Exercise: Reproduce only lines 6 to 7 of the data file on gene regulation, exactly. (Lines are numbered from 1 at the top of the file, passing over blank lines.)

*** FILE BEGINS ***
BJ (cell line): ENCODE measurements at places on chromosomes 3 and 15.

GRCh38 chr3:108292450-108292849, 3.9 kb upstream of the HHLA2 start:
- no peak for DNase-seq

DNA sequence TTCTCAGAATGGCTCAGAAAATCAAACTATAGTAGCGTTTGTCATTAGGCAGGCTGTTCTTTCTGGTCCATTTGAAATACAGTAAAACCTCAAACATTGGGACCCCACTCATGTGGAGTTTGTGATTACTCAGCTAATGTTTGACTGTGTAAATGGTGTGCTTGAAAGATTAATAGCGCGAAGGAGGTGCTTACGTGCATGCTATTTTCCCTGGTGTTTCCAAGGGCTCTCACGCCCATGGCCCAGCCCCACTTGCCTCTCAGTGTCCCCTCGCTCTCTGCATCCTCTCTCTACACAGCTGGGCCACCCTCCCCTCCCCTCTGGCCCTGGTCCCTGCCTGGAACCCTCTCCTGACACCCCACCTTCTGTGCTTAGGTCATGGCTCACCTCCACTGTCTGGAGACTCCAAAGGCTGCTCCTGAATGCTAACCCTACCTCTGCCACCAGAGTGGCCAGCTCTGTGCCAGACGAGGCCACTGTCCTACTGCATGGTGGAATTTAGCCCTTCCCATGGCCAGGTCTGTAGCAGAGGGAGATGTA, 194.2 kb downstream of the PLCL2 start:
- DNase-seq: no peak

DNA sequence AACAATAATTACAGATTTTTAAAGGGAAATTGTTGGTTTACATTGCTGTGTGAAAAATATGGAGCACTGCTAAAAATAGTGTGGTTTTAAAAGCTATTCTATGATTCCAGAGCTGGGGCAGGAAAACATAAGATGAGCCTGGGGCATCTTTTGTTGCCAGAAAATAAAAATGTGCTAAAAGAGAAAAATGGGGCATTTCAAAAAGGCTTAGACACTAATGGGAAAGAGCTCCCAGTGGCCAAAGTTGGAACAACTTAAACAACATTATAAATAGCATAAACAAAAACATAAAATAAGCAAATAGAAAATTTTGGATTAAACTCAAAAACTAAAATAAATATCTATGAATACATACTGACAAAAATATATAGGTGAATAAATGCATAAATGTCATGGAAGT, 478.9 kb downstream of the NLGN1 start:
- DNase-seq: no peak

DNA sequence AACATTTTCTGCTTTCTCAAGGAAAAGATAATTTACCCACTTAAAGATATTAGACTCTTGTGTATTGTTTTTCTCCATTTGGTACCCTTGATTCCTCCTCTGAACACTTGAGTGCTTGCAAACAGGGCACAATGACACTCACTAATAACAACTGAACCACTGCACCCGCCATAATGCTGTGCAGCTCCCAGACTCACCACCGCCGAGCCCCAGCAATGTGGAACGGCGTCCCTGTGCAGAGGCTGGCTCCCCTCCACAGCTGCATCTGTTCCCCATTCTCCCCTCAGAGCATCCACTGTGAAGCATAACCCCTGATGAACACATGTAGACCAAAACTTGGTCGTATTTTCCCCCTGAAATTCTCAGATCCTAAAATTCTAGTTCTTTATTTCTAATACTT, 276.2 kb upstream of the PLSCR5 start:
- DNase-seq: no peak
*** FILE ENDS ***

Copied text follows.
DNA sequence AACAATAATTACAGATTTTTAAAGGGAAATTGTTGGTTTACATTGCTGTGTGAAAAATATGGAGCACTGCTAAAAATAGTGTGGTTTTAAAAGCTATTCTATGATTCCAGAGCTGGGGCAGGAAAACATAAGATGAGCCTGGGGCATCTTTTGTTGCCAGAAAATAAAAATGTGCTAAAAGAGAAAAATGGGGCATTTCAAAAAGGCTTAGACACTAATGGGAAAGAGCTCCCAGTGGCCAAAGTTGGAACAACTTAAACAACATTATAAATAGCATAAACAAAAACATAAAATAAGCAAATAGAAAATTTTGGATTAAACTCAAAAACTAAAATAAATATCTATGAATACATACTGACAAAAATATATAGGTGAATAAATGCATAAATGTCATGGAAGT, 478.9 kb downstream of the NLGN1 start:
- DNase-seq: no peak